Miguel Rojas will get 10-day audition to start for Miami Marlins

MIAMI, FL - JULY 24: Miguel Rojas
MIAMI, FL - JULY 24: Miguel Rojas /

Following the injury to Martin Prado on Monday night, Miguel Rojas finds himself with a rare opportunity to seize a starting spot with the Miami Marlins.

As a player, it must be difficult to come to terms with your career advancing due to someone else’s misfortune. That’s the reality of professional sports, though. And if you have a conscience about how you’ve risen to the cream of the crop, you probably won’t stay there long.

It happens countless times in every sport throughout the course of a season. It’s happened elsewhere on the Miami Marlins just this season. When Adeiny Hechavarria went on the disabled list, JT Riddle swooped in and stole his job. Hechavarria was traded as soon as possible.

Miguel Rojas will find himself in a similar position for at least the next 10 days. He’ll have to prove to the Miami Marlins brass that he’s a legitimate option long-term.

Prior to the injury, Rojas was in the midst of the best season of his career. He was experiencing statistical boosts across the board. He was blossoming as a fielder, and he seemingly improved with every at bat. Then he broke his thumb, and all that progress was halted.

The team will be hoping that Rojas is the same player he was before his injury. If so, the 10 days Martin Prado is on the disabled list might be all he needs to convince them to give him the starting job. Even if it is only for the rest of the 2017 season.

After captain Martin Prado went on the disabled list, the team announced that they’d be putting Prado on the 10-day DL with a right knee sprain. Miguel Rojas was activated in a corresponding move.

Avoiding a tough decision

The injury saves Miami from having to make a decision that they’d been having night terrors about. They had too many infielders and not enough places to put them. Somebody was going to have to get sent down.

It wasn’t going to be Prado, obviously. But between JT Riddle, Derek Dietrich, and Miguel Rojas, something had to give. Now with Prado headed to the DL, they’ve sidestepped that issue. In fact, they might never have to face it.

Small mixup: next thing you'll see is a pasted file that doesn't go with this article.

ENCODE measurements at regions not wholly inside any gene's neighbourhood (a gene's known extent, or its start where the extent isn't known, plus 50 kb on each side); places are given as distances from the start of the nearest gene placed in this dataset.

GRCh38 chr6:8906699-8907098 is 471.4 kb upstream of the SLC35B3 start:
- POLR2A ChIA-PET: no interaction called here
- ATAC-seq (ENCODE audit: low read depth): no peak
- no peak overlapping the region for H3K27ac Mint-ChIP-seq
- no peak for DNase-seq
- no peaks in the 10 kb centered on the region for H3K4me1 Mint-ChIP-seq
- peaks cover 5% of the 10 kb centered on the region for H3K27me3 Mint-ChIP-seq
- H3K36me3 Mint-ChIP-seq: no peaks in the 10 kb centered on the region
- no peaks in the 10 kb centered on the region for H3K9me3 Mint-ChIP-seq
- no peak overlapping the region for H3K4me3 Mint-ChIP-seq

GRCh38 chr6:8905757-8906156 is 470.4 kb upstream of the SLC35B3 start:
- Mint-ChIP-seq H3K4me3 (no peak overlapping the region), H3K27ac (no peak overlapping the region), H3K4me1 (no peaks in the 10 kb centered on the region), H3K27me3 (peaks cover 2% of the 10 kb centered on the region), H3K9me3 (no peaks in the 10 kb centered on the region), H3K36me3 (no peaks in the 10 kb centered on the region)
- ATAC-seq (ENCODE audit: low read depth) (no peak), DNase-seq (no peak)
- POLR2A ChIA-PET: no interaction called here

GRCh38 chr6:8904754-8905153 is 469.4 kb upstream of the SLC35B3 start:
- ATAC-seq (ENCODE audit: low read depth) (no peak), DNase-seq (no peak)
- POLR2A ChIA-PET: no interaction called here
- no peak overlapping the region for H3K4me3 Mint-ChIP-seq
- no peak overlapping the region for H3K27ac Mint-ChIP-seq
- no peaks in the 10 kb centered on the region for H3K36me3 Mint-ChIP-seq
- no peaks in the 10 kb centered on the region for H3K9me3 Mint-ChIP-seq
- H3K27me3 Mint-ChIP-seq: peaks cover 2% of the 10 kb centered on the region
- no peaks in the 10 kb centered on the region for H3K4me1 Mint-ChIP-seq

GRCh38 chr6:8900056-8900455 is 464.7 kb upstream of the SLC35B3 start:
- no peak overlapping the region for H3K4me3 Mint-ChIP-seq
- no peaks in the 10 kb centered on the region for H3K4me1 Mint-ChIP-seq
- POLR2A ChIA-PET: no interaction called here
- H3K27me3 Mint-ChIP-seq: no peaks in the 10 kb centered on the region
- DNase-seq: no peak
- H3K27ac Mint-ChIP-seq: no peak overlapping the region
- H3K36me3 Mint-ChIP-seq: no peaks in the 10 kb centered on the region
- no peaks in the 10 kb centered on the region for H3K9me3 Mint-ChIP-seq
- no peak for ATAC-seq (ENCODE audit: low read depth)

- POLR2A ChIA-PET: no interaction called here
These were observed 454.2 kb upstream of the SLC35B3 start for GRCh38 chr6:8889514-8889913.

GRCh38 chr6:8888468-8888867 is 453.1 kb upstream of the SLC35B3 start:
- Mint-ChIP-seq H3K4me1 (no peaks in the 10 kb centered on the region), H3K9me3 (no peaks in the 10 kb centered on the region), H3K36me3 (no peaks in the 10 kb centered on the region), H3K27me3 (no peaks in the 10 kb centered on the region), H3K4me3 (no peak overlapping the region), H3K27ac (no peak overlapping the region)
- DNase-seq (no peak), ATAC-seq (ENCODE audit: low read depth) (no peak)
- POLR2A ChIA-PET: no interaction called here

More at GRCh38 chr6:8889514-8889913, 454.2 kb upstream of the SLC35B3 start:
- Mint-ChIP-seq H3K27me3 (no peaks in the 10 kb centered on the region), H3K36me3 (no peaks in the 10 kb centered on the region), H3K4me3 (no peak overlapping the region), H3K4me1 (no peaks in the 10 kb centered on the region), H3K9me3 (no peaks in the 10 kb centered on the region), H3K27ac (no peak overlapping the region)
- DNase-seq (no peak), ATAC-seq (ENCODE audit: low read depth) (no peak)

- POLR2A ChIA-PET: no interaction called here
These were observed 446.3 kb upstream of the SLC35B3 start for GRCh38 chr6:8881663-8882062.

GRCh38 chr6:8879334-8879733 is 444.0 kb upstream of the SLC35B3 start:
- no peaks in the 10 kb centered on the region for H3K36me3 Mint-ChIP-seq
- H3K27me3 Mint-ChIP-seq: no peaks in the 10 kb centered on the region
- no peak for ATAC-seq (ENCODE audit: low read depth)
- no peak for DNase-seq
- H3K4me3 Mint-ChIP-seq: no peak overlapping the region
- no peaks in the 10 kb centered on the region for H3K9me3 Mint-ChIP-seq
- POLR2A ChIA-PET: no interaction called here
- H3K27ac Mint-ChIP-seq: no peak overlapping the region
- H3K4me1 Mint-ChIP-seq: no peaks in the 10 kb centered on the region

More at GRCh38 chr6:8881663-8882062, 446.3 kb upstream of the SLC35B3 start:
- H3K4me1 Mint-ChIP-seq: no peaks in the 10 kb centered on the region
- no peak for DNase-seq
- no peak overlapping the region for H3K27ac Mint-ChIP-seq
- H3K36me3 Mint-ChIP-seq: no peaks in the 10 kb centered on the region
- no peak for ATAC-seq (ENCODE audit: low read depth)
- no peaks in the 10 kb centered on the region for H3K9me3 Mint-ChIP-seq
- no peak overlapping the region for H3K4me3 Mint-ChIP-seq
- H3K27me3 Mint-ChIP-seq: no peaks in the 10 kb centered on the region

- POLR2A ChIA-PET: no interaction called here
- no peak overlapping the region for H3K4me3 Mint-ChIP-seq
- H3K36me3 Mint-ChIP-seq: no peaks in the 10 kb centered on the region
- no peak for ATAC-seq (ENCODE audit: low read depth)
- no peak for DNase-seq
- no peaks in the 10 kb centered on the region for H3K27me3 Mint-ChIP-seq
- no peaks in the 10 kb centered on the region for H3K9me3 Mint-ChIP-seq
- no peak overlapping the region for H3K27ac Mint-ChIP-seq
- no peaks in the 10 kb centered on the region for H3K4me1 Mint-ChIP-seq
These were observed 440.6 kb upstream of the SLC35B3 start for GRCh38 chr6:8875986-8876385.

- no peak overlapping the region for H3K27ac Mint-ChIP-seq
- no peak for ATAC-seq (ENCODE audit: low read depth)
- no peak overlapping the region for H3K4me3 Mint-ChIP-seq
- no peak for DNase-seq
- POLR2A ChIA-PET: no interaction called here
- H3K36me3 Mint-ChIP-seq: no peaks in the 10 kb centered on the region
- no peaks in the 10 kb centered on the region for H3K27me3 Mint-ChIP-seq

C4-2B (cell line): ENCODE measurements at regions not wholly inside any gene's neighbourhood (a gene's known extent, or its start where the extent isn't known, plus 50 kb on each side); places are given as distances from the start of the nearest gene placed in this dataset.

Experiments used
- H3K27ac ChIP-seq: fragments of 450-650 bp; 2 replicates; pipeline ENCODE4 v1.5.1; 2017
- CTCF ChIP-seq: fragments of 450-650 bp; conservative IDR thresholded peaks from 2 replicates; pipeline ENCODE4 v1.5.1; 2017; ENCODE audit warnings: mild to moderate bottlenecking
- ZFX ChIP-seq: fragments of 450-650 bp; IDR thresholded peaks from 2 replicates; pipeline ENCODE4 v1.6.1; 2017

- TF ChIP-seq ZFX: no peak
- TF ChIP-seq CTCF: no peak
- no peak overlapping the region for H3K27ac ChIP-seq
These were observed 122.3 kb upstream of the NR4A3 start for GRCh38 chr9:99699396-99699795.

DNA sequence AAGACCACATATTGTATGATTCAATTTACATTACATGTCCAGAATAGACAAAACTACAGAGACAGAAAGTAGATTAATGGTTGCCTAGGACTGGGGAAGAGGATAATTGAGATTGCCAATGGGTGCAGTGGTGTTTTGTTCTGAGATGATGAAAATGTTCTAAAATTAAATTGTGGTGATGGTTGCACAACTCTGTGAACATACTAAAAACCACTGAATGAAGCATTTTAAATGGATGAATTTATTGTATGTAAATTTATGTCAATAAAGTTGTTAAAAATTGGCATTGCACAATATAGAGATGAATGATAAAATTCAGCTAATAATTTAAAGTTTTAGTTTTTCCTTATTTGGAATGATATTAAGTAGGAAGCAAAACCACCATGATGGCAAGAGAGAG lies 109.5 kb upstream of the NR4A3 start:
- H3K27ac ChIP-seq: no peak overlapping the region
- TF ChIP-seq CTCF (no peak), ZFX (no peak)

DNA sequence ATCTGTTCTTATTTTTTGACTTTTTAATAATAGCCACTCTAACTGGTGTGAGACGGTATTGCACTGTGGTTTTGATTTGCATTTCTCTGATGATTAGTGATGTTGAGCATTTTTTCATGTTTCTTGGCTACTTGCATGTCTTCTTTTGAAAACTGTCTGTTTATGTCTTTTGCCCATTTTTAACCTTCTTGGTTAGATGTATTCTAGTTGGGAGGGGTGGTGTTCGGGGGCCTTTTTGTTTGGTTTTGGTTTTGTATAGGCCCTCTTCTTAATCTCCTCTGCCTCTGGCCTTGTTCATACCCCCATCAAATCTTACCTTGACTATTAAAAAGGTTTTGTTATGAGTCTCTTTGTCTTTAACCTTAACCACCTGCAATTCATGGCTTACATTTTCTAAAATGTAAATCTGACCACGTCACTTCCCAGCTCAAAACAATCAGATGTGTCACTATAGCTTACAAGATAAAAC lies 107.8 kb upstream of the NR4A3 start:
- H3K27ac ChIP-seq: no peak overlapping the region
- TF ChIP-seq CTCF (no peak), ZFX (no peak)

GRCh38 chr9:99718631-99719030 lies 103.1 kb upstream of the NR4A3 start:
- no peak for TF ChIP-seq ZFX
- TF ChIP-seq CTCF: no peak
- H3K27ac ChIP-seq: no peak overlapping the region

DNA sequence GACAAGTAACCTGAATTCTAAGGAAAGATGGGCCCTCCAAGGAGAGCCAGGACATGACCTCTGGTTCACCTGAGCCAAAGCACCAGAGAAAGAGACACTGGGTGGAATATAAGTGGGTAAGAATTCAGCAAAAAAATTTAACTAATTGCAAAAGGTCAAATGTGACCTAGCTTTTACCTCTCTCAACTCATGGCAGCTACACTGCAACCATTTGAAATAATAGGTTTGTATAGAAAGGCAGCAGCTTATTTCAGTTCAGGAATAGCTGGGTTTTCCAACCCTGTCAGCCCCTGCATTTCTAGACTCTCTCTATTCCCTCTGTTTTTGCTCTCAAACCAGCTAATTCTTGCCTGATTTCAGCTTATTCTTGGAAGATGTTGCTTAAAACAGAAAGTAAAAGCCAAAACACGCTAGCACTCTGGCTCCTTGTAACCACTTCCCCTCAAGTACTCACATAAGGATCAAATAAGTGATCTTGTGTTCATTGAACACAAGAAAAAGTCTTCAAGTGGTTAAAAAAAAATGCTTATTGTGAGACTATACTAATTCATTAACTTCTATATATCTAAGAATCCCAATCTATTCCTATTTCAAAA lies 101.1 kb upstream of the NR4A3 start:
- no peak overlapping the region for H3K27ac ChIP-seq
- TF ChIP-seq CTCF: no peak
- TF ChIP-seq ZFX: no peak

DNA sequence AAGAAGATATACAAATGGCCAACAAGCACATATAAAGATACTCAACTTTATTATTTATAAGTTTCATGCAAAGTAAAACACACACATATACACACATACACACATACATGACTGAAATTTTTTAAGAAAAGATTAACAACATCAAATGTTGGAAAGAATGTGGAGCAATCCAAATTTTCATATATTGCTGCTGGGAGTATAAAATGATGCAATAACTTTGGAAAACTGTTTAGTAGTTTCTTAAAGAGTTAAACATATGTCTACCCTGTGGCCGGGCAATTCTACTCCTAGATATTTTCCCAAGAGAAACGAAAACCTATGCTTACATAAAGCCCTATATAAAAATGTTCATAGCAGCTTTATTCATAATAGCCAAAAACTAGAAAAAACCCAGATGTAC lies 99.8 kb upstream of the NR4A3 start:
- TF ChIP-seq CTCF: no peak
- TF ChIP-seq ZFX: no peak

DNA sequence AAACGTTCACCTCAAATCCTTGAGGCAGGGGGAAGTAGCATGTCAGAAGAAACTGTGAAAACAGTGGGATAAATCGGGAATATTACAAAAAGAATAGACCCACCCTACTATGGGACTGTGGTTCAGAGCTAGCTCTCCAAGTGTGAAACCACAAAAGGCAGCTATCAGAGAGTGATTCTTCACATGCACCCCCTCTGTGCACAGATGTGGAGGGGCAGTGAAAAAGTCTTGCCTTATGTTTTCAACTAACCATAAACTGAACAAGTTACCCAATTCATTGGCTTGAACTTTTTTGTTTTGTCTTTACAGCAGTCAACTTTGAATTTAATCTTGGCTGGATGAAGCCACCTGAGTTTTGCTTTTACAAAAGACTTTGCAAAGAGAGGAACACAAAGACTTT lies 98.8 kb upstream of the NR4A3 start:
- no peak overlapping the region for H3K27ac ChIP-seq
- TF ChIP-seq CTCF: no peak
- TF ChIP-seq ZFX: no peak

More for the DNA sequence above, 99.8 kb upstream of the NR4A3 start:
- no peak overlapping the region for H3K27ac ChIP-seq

The team will continue to try and trade Prado before the deadline this season. They might find that it is more difficult to entice a buyer, but they should still be able to get something done. Prado could theoretically return with four days left before the break, but expect the Marlins to be trying to work out a deal while he’s on the disabled list.

Any agreement involving an injured player will need to get approval from the commissioners office.

For Miguel Rojas, none of that matters. He’ll likely be splitting time between JT Riddle and Derek Dietrich with Martin Prado no longer in the everyday lineup. He finds himself in a unique position after missing two months of the season.

Rojas is already 28-years old, so labeling him a prospect is a stretch. He’s in his fourth season in the Major Leagues, and will finally get a chance to seriously compete for a starting job. Rojas has 10-days to dazzle the Miami Marlins, convincing them he is their guy moving forward.

Battles to come

Best case scenario (for Rojas), would be tearing up the next 10-days on the baseball diamond and winning a starting job. For now, Rojas has enough clout, prowess and experience to keep top infielding prospect Brian Anderson in the minor leagues.

That won’t last long, though. Anderson will be invited to camp next spring with a legitimate shot of making the team. That’ll be a tough battle for Rojas to win regardless of how well he plays. He’s already carved out a niche as one of the best utility men in the game of baseball. He might be forced to return to that role in 2018.

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Rojas hasn’t seen live Major League pitching in many weeks, but can’t afford to waste any time trying to get back to pro form. He’ll need to produce right away. If he fails to produce the way the team hopes, they might elect to call Anderson up in September and see what he can do.

It’s the most important 10-day stretch of Miguel Rojas’ baseball career.